I just returned from Erfurt, Germany, where I attended a conference on Esotericism and Deviance put on by the European Society for the Study of Western Esotericism (ESSWE). I want to record some of my impressions of the conference and take-aways.
The word esotericism comes from the adjective esoteric, which has been used since ancient times to refer to religious movements and philosophical schools that keep at least some of their knowledge secret, so that it is reserved only for the members who join the group. So in the case of the ancient texts I study, esotericism is equivalent to religious secrecy, and it is very easy to explore how groups tried to capitalize on the secrets for group bonding, and guard any deviant behavior or ideas within this secrecy so that the deviance is shielded from external gaze and retribution from society.
My paper ("Deviant Christians") was on how this worked out for early Christian groups and affected their ability to recruit and survive intergenerationally.
The problem with esotericism comes when academics who study esoteric religious movements since the Renaissance have decided to call their field Esotericism. You might not think this problematic until you realize that the term runs into trouble when esoteric religions meet popular culture in modernity and we end up with the wide distribution of occult secrets, a process that is now being called Occulture (occult+culture). So Esotericism is no longer defined by religious secrecy. It has become openly distributed knowledge.
What about deviance? Is Esotericism then defined by deviancy? It was clear from the papers at the conference that there was trouble in trying to deal with religious deviance and its relationship to Esotericism. Scholars at the conference expressed great discomfort with the idea that Esotericism has to be deviant. And I saw no real model emerge to handle this problem meaningfully.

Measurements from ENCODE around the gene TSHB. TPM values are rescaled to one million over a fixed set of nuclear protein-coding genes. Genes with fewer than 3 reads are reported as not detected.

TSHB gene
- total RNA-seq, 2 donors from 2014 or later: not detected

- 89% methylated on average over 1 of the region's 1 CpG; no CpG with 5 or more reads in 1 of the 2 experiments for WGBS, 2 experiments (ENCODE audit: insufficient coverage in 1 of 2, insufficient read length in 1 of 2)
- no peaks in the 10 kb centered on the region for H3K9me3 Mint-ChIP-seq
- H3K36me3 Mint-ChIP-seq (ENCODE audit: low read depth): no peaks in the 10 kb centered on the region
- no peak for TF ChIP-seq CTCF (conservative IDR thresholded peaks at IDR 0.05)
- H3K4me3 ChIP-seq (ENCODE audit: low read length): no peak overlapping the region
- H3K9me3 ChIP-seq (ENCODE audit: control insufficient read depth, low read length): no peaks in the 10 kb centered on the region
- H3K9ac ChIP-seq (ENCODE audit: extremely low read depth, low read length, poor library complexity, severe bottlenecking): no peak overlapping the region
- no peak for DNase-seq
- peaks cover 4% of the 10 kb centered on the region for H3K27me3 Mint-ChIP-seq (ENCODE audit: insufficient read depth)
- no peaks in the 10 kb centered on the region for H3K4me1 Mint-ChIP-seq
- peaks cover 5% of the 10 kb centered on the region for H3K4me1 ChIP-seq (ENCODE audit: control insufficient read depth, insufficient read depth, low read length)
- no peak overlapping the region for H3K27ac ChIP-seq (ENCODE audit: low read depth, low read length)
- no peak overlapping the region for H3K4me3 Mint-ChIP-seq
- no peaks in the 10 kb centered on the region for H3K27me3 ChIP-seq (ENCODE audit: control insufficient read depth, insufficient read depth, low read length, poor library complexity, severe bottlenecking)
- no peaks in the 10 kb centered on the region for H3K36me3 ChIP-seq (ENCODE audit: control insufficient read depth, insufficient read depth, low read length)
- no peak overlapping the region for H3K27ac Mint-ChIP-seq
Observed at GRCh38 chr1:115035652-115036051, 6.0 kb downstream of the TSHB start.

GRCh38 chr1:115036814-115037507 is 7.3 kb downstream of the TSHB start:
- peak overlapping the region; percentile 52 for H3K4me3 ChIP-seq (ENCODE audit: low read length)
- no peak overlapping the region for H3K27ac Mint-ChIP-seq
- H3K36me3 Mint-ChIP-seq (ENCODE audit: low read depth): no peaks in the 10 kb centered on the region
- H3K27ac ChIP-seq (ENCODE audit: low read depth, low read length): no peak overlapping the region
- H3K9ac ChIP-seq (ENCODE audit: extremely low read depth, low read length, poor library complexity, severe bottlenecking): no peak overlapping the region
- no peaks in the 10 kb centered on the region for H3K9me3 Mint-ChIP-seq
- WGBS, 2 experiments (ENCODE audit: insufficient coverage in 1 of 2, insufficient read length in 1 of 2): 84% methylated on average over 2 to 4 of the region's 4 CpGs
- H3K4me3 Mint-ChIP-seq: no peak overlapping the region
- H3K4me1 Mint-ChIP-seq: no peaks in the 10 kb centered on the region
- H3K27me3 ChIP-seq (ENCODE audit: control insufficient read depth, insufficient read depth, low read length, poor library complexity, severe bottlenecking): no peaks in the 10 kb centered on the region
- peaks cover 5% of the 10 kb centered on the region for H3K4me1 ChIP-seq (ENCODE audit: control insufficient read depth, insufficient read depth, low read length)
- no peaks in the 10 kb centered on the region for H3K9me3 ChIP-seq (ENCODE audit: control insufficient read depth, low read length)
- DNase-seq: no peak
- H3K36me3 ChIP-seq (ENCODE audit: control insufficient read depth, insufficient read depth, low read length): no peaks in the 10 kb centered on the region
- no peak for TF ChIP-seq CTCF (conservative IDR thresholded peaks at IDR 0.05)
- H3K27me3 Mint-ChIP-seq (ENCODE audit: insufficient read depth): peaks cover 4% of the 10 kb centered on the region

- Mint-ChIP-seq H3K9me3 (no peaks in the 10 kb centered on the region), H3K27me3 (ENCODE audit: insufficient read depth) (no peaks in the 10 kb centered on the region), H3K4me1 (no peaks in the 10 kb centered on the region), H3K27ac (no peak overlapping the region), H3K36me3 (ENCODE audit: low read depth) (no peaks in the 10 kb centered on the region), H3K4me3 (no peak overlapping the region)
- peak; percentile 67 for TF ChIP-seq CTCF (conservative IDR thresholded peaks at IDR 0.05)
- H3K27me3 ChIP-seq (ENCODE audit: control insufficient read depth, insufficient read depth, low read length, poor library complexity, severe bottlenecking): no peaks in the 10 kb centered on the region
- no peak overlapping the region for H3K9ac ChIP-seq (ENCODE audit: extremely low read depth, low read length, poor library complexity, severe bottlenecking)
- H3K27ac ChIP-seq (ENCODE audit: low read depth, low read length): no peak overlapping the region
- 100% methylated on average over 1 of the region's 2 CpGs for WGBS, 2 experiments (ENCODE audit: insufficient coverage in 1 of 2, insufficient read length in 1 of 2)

I think the main trouble comes from the fact that to really work with the concept of deviance, you really have to do so from a sociological perspective. You have to understand local culture and its dominant norms and what the esoteric movement is doing with them. This means that what is deviant is going to change from locale to locale with many shifts over time and geography. What is culturally deviant at one time, may become mainstream down the road. So an esoteric movement might be deviant one day, and maybe move into the mainstream later on. Does the religious movement remain esoteric in this case?
I would argue that this question is not the question that needs to be answered. What makes more sense to me is to problematize the issues that esoteric movements face and outline the patterns of response that result from the movements trying to handle these issues. We can do this with ancient groups and modern groups the same.
- How is the movement using religious secrecy as social capital and as a shield for its deviance?
- What social strategies does the group turn to in order to construct a movement that restricts its internal social network? Why do this?
- How does the esoterized group deal with issues like isolation and recruitment?
- Does the group lessen its deviance and begin to open its social network to outsiders?
- How does the group accommodate to societal expectations and traditional religious perspectives?
- How far does the group go public and reveal its secrets to increasing larger social networks?
- Or does the group stay isolated and secret, or become more isolated and secret over time?
- Why does the group choose these options?
- How do these options affect the long term survival of the group?
If we move to this kind of sociological problematizing, then deviance is most likely in the picture somewhere. It is just a matter of trying to understand the dynamics of deviance within esoteric group formation and development. No esoteric group is stable on any of these issues. Esoteric movements are special because they choose to reserve their internal network to members only, and to bond around religious secrets which are very often deviant or countercultural. This can only be mapped and understood on a case-by-case basis, which will reveal to us both variety and patterns of similarity. It will tell us everything about the social process of esoterization and nothing about Esotericism.
All of this is to say that Esotericism as a field cannot be defined by deviancy, but it is essential for scholars who are involved in the field of Esotericism to unpack sociologically the relationship between deviancy and any given esoteric group. While Esotericism cannot be defined by deviancy, it is a sociological dynamic experienced by esoteric groups that needs much more careful theoretical and historical attention.